March, 1991

US Department of State Daily Briefing #34: Monday, 3/4/91

Tutwiler Source: State Department Spokesman Margaret Tutwiler Description: 12:00 PM, Washington, DC Date: Mar 4, 19913/4/91 Category: Briefings Region: MidEast/North Africa, East Asia, Eurasia, Europe, North America Country: France, Israel, Iraq, Kuwait, South Africa, Philippines, Jordan, Albania, Cyprus, Italy, Canada Subject: Terrorism, Regional/Civil Unrest, Military Affairs, United Nations, State Department, Human Rights, Democratization (ON THE RECORD UNLESS OTHERWISE NOTED)

[Announcement: Departure of Correspondent Jim Anderson]

MS. TUTWILER: I have a number of little items I'd like to go over, with your indulgence, the first of which is that Friday, as you know, we did not have a briefing because the President had a press conference. And I would like for the record to note that Jim Anderson, who is the senior correspondent at the State Department, representing UPI -- his last day was Friday. We all wish him well and am sorry that we were not here in person on Friday to wish him the very best.

[Announcement: Resignation of Deputy Assistant Secretary Hoggard]

Two, along those lines: Two years ago when Kim Hoggard agreed to come back from Australia and help Secretary Baker, she agreed to two years. Those two years have been exceeded now by three months, and she will be leaving in April. And it goes without saying that the Secretary of State deeply appreciates the enormous contribution that she has made here to the State Department. Three, a reminder -- Q Two, two. Still two. MS. TUTWILER: No. One was Jim Anderson. Two is Kim Hoggard. Q Well, I want to say we certainly appreciate what Kim has done for us. MS. TUTWILER: Oh, I'm sorry. Q Shorter stakeouts and all sorts of terrific logistics on these trips, and we're all very grateful. Q And the buses. Q And the buses! Sometimes actually they're livable. No. We're going to miss her terribly. Q She has gotten us through more gun-toting guards than you can shake a stick at. MS. TUTWILER: I know. She's going to be terribly missed. Q I hope she has a twin sister you're going to bring here. Q We know it will be hard to do, but we hope you'll try to find somebody who's her equal to take the job. MS. TUTWILER: I will, but it will be hard to do. And we will all -- it goes without saying, especially I -- will miss her deeply. Q (Inaudible) -- any plans? MS. TUTWILER: She goes back to Australia. Lucky girl, huh? The real world. (Laughter) Q Duck-billed platypuses and all that. MS. TUTWILER: That's right.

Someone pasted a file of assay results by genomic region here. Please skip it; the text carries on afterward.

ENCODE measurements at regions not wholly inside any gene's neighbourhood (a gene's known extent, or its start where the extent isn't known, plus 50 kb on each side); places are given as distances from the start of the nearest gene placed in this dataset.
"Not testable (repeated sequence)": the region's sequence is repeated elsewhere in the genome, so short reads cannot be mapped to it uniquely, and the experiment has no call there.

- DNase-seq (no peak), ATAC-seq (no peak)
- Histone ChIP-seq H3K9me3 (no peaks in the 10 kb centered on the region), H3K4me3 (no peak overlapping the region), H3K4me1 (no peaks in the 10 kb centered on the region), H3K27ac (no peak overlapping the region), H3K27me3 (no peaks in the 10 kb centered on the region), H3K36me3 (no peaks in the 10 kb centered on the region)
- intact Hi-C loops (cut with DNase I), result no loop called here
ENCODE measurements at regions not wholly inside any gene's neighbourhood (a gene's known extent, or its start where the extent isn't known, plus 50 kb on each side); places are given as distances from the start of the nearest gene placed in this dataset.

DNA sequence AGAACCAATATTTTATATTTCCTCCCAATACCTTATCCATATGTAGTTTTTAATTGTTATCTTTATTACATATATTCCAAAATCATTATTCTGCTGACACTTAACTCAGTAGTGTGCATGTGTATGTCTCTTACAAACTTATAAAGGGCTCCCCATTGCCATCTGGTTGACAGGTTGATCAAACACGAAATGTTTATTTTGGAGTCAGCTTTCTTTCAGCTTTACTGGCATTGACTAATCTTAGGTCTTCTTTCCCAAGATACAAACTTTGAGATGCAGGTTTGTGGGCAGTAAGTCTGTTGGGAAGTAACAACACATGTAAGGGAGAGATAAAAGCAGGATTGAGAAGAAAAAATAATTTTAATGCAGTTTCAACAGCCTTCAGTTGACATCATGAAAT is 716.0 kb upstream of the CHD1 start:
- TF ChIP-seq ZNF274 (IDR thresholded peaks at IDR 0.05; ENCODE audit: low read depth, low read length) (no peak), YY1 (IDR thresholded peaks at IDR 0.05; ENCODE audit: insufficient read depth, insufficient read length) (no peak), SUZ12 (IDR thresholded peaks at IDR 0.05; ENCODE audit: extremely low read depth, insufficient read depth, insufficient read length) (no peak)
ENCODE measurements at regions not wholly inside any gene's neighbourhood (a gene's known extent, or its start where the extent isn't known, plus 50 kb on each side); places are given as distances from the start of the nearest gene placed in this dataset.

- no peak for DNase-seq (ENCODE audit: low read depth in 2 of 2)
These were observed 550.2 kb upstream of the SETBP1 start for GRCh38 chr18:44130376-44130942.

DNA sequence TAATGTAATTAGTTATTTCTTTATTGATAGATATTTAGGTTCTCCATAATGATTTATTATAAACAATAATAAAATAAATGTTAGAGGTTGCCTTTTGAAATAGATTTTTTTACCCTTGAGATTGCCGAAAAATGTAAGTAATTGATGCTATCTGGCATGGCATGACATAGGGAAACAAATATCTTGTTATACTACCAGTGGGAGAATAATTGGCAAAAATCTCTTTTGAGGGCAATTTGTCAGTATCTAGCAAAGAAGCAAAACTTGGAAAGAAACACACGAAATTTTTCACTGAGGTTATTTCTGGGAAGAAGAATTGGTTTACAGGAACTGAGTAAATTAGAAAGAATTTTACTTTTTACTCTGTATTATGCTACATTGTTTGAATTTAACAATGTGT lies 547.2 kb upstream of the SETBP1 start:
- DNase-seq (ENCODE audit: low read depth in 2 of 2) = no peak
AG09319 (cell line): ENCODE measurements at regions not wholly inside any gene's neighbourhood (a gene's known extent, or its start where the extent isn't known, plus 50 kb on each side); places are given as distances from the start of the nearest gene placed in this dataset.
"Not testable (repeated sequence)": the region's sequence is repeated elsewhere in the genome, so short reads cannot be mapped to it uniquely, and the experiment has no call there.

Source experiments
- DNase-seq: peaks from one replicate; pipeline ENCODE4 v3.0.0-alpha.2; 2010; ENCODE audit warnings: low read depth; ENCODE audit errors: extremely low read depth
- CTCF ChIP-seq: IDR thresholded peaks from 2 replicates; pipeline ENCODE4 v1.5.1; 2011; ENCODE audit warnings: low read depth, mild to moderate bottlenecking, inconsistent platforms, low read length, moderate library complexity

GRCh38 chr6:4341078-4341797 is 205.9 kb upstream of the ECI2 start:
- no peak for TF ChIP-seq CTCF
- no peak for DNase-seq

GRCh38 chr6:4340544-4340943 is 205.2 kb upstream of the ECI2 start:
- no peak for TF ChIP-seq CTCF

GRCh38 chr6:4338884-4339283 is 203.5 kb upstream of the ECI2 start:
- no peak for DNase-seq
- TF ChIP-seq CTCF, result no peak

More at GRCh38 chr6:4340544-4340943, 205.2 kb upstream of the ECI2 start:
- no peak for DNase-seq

[Announcement: Briefing on the Annual Narcotics Strategy Report]

Three, just a reminder that there will be a 3:00 p.m. briefing today by Ambassador Mel Levitsky. I believe this has already been posted. This is just a reminder for you. Four, which I know many of you are interested in -- I have more details concerning the Secretary's trip. I don't want to give them out here. I will give them out at the conclusion of the briefing, if that's agreeable with everyone, because they are still so tentative.

[Terrorism: Update]